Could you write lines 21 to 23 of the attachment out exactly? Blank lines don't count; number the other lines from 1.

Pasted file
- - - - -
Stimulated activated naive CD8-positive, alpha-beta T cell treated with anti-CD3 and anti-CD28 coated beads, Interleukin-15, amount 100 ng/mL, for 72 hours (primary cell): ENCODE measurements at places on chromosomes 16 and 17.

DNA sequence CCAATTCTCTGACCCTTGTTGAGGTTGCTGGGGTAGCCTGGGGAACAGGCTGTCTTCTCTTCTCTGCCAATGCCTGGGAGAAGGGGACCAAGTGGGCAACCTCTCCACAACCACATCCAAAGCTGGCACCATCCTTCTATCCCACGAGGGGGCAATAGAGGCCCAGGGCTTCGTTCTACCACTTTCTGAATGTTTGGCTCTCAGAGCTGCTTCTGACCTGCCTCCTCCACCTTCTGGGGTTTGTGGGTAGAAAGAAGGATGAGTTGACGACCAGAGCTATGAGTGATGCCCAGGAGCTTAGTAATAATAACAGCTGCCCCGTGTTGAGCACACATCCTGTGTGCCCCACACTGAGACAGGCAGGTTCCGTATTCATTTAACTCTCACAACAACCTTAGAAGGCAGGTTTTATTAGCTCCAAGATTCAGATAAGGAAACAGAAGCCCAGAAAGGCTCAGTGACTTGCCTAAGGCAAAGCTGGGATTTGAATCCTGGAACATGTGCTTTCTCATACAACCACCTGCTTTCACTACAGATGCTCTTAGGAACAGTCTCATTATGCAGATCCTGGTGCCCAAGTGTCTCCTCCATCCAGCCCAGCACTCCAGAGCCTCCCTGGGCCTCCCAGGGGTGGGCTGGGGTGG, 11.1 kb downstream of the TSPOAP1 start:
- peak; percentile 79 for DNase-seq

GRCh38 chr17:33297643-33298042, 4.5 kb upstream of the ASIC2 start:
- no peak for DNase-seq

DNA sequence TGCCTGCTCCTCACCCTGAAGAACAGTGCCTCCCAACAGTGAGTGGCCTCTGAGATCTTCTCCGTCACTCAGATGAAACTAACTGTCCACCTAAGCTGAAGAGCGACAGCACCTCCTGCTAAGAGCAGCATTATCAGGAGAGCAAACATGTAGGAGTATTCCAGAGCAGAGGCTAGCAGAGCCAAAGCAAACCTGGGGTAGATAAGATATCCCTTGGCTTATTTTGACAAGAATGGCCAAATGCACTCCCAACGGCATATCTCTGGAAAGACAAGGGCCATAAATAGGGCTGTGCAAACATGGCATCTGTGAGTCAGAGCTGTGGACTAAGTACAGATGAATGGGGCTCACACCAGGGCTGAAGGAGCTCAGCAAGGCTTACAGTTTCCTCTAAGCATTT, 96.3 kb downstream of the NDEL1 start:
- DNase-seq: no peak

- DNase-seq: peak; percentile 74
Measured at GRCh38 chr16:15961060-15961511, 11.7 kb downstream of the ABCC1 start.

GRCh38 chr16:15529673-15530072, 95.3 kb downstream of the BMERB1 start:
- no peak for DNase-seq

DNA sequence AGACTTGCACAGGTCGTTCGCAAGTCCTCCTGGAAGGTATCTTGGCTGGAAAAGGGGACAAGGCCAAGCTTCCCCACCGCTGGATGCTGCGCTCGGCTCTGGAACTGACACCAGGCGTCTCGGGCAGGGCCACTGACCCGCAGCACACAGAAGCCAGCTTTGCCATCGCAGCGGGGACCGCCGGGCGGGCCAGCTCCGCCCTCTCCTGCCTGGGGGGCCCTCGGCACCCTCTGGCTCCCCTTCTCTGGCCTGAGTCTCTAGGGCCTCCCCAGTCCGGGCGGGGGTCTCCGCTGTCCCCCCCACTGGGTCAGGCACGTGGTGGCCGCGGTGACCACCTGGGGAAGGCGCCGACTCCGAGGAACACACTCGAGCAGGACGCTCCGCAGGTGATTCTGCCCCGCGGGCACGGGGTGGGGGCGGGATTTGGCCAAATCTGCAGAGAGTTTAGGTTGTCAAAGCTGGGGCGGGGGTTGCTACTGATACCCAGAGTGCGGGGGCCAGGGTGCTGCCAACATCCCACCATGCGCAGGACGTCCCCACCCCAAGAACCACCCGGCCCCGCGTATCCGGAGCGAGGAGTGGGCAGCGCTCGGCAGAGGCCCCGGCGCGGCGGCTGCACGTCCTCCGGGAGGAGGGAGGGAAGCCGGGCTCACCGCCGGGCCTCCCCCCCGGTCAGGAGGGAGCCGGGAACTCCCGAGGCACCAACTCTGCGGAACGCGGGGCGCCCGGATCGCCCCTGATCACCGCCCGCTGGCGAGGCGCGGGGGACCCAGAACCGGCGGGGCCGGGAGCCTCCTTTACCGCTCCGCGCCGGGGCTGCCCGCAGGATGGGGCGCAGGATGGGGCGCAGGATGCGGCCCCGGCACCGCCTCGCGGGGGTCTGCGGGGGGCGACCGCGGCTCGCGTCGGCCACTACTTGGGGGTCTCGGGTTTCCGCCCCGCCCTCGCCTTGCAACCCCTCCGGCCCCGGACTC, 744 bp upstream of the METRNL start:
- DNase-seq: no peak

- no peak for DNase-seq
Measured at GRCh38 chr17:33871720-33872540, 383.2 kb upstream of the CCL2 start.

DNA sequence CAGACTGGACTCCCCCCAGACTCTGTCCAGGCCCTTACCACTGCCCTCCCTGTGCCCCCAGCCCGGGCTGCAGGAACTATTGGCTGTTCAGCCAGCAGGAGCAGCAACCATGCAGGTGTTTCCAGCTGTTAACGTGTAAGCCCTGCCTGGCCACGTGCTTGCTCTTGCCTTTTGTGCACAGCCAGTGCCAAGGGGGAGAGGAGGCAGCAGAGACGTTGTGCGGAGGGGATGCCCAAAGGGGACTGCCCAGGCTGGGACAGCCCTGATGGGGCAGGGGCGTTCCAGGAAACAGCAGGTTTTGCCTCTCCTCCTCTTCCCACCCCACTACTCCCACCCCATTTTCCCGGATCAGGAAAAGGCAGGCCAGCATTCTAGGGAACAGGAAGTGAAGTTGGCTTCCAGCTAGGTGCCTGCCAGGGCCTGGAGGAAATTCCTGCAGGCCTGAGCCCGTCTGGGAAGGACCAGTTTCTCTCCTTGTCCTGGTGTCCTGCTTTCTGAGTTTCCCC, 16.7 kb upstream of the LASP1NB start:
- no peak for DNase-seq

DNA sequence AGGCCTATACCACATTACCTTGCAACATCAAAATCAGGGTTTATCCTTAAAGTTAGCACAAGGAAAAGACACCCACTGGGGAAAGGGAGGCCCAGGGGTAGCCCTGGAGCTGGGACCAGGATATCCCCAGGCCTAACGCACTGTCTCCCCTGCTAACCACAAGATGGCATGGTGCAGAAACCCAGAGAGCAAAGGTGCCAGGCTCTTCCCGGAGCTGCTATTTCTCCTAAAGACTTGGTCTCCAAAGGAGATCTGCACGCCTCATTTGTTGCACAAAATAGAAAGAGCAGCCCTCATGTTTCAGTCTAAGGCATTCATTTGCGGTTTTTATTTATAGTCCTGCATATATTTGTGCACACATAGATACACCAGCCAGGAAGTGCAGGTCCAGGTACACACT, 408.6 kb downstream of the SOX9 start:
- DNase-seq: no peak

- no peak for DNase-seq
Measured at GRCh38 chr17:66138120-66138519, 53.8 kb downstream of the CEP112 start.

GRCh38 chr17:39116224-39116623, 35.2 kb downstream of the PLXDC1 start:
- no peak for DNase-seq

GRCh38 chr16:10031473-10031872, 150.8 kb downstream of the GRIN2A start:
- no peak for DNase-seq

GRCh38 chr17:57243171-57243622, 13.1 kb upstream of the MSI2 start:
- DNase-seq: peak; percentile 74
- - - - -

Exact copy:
Measured at GRCh38 chr17:66138120-66138519, 53.8 kb downstream of the CEP112 start.

GRCh38 chr17:39116224-39116623, 35.2 kb downstream of the PLXDC1 start:
- no peak for DNase-seq